Here at Whizz, we always ask, “What more can we do for you?” We’ll take calls after hours. We’ll roll up our sleeves on a fully-booked day and clean a home ourselves, rather than disappoint a customer who’s waiting for a Whizz.
So when Movember rolled in, and Marketing Manager Amandine Plas asked for volunteers to grow a moustache in honor of the global campaign that builds awareness for men’s Health issues, it was absolutely no surprise to us that Keyur Thakkar raised his hand. He wanted to give more. Or, in this case, Give Mo’.
An android geek with a mission
Keyur joined the Whizz tech team in September 2015 to help develop our Android app. “I’m basically an Android geek who plays with the Android droid to get more Whizzes in the city,” says this quiet, unassuming guy. But the Movember cause struck a chord in him.
Millions of men are just like him – hard workers who don’t raise a fuss about niggling aches or pains, and take stress in stride. But research shows that this Can-Do attitude has a flipside: since men rarely ask for help, they are at higher risk for undetected health problems, depression, and cancer. Movember Australia puts it pretty bluntly: “Men are dying too young.”
So that’s why Keyur volunteered – and this is just one of many things that the Whizz team will be doing for November this month. “We don’t speak a lot about man problems. I think it’s important to draw attention to this issues and raise funds to invest in biomedical and clinical research.”
He’s never grown a moustache and after just a few days into it he’s not quite sure how it will go. “So far so good… let’s see in one month what I will look like (wink).”
Whizz is proud of you, Keyur! If you’d like to join Keyur and Whizz and Give Mo’ this month, donate through his MoBro page
The leading risk factor for breast cancer? Simply being a woman. While men can get it, it’s 100 times more common in women. In fact, 85% of those diagnosed with breast cancer had no family history.
But you still have more control over cancer – and your health – thank you think. Our lifestyle choices can turn off genetic switches and slash our risk. Here area some things you can do.
Know your breasts
Monthly self exams are one way. You can also ask for a mammogram and ask your radiologist for your breast density score. Some women have more tissue than fat in breasts. Tissue – like tumors – show up white in tests, so it’s more difficult to spot a problem. If you do have dense breasts, you can ask your doctor about adding MRIs and ultrasounds to your screenings, tripling your odds of early detection.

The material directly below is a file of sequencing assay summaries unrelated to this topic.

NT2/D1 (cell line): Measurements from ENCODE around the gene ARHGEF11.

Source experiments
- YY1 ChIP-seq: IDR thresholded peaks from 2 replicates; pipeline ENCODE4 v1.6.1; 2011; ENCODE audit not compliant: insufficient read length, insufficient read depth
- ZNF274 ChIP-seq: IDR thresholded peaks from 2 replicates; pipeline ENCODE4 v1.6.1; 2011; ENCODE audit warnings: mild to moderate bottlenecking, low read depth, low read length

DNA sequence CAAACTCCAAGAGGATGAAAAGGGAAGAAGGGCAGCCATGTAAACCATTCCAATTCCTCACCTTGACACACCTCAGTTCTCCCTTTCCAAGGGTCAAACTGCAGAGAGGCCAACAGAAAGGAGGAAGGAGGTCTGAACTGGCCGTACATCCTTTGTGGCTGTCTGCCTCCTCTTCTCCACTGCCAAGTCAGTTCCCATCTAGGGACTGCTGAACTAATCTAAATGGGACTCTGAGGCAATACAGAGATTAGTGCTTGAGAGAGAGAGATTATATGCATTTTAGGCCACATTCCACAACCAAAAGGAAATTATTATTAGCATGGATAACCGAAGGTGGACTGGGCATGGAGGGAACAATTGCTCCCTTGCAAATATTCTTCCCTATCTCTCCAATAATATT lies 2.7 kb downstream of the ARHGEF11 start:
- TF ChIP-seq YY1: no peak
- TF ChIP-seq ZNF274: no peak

Get your butt off the couch
Like you need another reason to get moving, aside from better cardiac health and beachworthy abs? The more fat you have in your body, the more estrogen you have – and estrogen is linked to cell overgrowth. The American Cancer Society found that women who’d gained 21 to 30 pounds since they 18 increased their risk by 40%, and that excess body weight can contribute to as much as 1 out 5 cases of cancer-related deaths. Exercise lowers fat and increases your ratio of “good” estrogens vs. “bad estrogens” which can mess with your body.
The sweet spot: 150 minutes a week of moderate-intensity exercise. That’s just half an hour of brisk walking — you can do it!
Love your greens (and vinaigrette)
The magic ingredient is carotenoids – cancer-fighting supernutrients that lower your brest cancer risk by as much as 19%. They’re found in leafy greans, carrots, red peppers, tomatoes. You might want to drizzle a little olive into that. New study of 4,000 women found that those who used it in preparing food lowered their risk by 68%, thanks to a cancer-fighting ingredient called oleocanthal.
Slow down on those cocktails
Any more than 1 drink a day increases your risk for cancer. And no, drinking 7 margaritas on Friday does not keep you in the “safe zone.”
Ask mom and dad about your family medical history
Yes, even your dad. Men can carry the gene that’s linked to cancer. If it runs in your family, again – don’t panic. Just include it in your consultations with your doctor, who can increase your screenings or take it into consideration when he’s treating you for other conditions.